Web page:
If you’re here, it might be because you’ve experienced a concussion after an incident on a trampoline or you have a fear that you might have a concussion.
Trampolines, ATVs, above-ground pools… these are things I swore I’d never have in my backyard. My apologies if any of them exist in yours but there’s a certain stigma and dare I say DANGER to all of these things. But mainly I didn’t want them to make my backyard look like a monster truck rally.
Earlier this year, we gave into one of them and as you might have guessed, it’s a trampoline. Having an only child means that he spends a lot of time playing alone and this usually means inside and involving a video game. He swore that if he had a trampoline, he’d be out there every day getting more active. And I actually think trampolines are pretty fun.
So we researched and researched and ended up buying a Zupapa® 15 Ft Trampoline.
It came with a padded exterior, a safety net, and even a shoe holder. When we assembled it in the Spring, my backyard was the hottest spot in the neighborhood. I was glad I had spent the money for a trampoline with a higher weight limit (up to 375 lbs.). What surprised me, though, is that the “official” safety instructions insist on only allowing one person at a time on the trampoline.
That takes all the fun out of it, right? Apparently, it keeps the safety intact.
Are Trampolines Dangerous?
While I’ll get out there and jump with Evan, he rarely wants to be out there alone. He either wants us there watching or jumping or he want his friends with him. For that, I can’t really blame him. When he had 7+ friends on, I put my foot down. Too many regardless of the weight limit. Typically we’d limit it to 4 people as long as they weren’t being crazy.
Turns out that even when they aren’t being crazy, it can still be a little dangerous. Evan and his friends were playing their own made-up game called Deadman Infected. From what I gather, you walk around on the trampoline with your eyes closed, like a zombie, trying to infect the others. Evan was playing deadman as was his friend.
And wouldn’t you know it – when your eyes are closed you can’t really see where you’re going!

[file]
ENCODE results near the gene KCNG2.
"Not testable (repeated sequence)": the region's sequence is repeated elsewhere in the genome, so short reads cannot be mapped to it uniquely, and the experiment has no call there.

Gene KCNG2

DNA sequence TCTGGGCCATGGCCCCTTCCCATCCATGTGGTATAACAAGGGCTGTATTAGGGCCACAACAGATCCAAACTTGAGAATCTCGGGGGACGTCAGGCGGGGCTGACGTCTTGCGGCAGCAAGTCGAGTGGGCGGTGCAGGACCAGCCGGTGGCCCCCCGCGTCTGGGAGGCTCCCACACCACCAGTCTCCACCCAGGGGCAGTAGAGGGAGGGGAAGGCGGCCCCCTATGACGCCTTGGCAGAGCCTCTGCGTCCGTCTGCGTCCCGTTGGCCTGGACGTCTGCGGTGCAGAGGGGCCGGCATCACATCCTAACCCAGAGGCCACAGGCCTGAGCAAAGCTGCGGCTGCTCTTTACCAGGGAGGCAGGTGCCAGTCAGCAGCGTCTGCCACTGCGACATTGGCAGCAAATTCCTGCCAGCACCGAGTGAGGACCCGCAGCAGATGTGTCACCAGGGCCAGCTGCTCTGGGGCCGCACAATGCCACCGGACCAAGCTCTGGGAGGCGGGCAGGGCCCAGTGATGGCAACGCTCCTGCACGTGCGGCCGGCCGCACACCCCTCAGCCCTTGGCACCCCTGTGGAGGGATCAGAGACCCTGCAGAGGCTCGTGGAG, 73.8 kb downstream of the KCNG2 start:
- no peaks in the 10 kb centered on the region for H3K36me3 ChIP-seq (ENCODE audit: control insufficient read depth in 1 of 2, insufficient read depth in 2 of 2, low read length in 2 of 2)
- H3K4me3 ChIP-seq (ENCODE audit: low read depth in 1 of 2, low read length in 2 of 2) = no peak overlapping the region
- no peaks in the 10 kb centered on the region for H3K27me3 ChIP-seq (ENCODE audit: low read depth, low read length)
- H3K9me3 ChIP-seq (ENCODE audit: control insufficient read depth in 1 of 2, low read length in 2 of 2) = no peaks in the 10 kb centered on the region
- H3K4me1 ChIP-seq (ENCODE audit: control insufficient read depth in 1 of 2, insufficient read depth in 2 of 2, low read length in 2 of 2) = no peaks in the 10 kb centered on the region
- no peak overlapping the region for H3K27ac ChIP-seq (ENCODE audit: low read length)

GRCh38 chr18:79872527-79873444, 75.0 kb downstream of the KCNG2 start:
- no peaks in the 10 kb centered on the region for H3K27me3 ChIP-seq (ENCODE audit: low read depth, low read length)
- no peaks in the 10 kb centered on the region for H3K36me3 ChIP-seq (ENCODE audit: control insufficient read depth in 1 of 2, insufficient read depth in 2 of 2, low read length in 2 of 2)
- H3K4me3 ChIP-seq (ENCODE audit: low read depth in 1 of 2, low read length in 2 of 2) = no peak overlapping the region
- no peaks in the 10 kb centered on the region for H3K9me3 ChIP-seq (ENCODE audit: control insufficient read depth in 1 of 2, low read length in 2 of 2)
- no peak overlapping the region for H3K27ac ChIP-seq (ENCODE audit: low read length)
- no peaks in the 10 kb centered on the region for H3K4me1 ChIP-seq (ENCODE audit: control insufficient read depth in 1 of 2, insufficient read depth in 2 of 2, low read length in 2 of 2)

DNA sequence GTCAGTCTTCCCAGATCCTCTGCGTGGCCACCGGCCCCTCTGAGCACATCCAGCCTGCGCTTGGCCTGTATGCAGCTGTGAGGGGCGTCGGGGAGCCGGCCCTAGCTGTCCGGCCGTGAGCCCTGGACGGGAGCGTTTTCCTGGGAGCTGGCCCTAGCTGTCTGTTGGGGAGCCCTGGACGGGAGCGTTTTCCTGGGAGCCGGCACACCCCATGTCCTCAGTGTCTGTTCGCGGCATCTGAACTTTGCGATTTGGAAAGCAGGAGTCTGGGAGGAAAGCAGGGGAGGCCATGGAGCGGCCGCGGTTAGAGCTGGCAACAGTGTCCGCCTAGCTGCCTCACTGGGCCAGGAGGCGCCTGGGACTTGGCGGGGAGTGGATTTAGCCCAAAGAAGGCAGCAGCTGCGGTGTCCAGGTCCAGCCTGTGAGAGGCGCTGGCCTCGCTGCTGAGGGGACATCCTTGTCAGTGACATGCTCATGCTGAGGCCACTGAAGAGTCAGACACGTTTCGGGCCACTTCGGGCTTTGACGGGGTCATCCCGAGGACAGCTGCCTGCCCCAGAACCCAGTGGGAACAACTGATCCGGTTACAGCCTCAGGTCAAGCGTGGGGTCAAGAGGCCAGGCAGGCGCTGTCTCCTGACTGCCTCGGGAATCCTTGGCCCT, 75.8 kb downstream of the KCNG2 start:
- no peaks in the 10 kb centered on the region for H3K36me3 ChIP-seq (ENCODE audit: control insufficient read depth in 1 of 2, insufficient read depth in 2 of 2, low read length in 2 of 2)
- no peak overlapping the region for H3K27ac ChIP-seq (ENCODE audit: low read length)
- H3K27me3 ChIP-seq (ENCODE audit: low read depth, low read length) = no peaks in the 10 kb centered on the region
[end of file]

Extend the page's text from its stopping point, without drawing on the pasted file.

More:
The deadmen collided and both fell. When Evan was getting back up, his face came into contact with a knee and sent him backwards. He was shocked and stunned and thought he would be okay and then realized he wasn’t.
He came inside and I immediately gave him an icepack for his face but that wasn’t where his pain was. It was on the top of his head and it was throbbing. I figured it was normal. If I took a knee to the face, I’m pretty sure my head would be hurting too.
He seemed to be doing better in the evening and insisted I keep my promise to take him to the movies. When we got there, he said he was really worried because his head was hurting. I gave him the option of turning around and going home but he insisted we go in. Then, about halfway through the movie, he couldn’t take it anymore. I asked him if he wanted to leave and he said yes (and this was a movie he really wanted to see).
After stopping for some emergency ibuprofen, he rested in the back seat and slept until we got home. He still complained of a bad headache and fell into a sound sleep on the couch.
How Do You Know If It’s A Concussion?
It wasn’t until this point that I realized this might be more than a headache. Yeah, I know. But having never played sports or experienced a concussion myself, I had no idea that’s what I could be dealing with. I mean, he hadn’t passed out, hadn’t thrown up. So it couldn’t be a concussion, right?
After consulting with Dr. Google, I stepped up my game and asked Dr. Facebook. It turns out a lot of my friends have dealt with concussions with their kids and had plenty to say about it.
It ranged from “just watch him closely” to “get to the ER now!” I made a judgment call and talked to the Nurse Line with my health insurance company. She was great and walked me through some of the key things to watch for.
Symptoms of a Concussion
I never realized how little I knew about concussions (we’re not a sports family). So this quick checklist was really handy:
- Was there nausea or vomiting? NO
- Was he unable to be roused from sleep? NO
- Did his pupils respond to light? YES
- Were his pupils the same size? YES
- Was there any clear fluid coming from his ears or nose? NO
- Could he walk in a straight line? YES
I followed the instructions to a tee and learned that Evan was probably okay and also that he desperately needed his ears cleaned! He advised me to wake him at least once during the night to repeat the symptom checks and then just watch him over the next 72 hours to make sure nothing got worse.
At the behest of one of my friends, I also decided to take him in to see his pediatrician. I was relieved that she didn’t take it lightly and gave him a thorough exam. Even though his only symptoms were a slight headache and a feeling a bit foggy-headed, she did, indeed, diagnose him with a mild concussion and gave him the news every kid wanted to hear.
Take it easy. Stay home from school if your head hurts. Avoid test taking and homework. And sit out for PE and recess.
But be careful what you wish for! Like a sore muscle, a sore brain needs to rest. That means no reading, no video games, no TV. Just basically do a lot of nothing. Turns out staying home from school isn’t nearly as exciting when the doctor’s order include hours of nothingness.
After two days at home, I’m ready to send him back to school tomorrow with a doctor’s note and preparing to be on standby should his headache worsen. He’ll be sitting out of tae kwon do for the next two weeks. And the trampoline? Well, I guess I’ll heed those safety warning a little more closely.